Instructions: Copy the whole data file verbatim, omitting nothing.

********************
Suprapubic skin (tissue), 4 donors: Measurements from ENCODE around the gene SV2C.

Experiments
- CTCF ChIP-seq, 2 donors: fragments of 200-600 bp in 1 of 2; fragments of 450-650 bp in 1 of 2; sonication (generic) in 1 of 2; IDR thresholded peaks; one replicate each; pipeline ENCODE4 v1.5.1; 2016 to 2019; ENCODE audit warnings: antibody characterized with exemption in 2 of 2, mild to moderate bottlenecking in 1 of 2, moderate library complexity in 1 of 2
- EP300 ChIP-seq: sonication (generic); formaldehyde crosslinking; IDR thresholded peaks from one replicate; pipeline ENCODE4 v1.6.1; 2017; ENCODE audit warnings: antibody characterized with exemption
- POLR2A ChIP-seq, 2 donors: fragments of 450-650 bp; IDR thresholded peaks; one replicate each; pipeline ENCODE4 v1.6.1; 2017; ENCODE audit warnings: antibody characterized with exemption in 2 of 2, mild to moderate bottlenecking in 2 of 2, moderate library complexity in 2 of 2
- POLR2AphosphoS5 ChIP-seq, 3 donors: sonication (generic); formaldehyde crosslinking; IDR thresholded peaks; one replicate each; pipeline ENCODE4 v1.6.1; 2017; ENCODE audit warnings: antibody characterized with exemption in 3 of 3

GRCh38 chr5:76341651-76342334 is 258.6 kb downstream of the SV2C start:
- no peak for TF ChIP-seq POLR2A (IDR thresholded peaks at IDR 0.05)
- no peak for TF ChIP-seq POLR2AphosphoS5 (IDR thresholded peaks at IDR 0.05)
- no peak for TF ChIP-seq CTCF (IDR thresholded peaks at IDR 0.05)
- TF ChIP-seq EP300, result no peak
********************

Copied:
Suprapubic skin (tissue), 4 donors: Measurements from ENCODE around the gene SV2C.

Experiments
- CTCF ChIP-seq, 2 donors: fragments of 200-600 bp in 1 of 2; fragments of 450-650 bp in 1 of 2; sonication (generic) in 1 of 2; IDR thresholded peaks; one replicate each; pipeline ENCODE4 v1.5.1; 2016 to 2019; ENCODE audit warnings: antibody characterized with exemption in 2 of 2, mild to moderate bottlenecking in 1 of 2, moderate library complexity in 1 of 2
- EP300 ChIP-seq: sonication (generic); formaldehyde crosslinking; IDR thresholded peaks from one replicate; pipeline ENCODE4 v1.6.1; 2017; ENCODE audit warnings: antibody characterized with exemption
- POLR2A ChIP-seq, 2 donors: fragments of 450-650 bp; IDR thresholded peaks; one replicate each; pipeline ENCODE4 v1.6.1; 2017; ENCODE audit warnings: antibody characterized with exemption in 2 of 2, mild to moderate bottlenecking in 2 of 2, moderate library complexity in 2 of 2
- POLR2AphosphoS5 ChIP-seq, 3 donors: sonication (generic); formaldehyde crosslinking; IDR thresholded peaks; one replicate each; pipeline ENCODE4 v1.6.1; 2017; ENCODE audit warnings: antibody characterized with exemption in 3 of 3

GRCh38 chr5:76341651-76342334 is 258.6 kb downstream of the SV2C start:
- no peak for TF ChIP-seq POLR2A (IDR thresholded peaks at IDR 0.05)
- no peak for TF ChIP-seq POLR2AphosphoS5 (IDR thresholded peaks at IDR 0.05)
- no peak for TF ChIP-seq CTCF (IDR thresholded peaks at IDR 0.05)
- TF ChIP-seq EP300, result no peak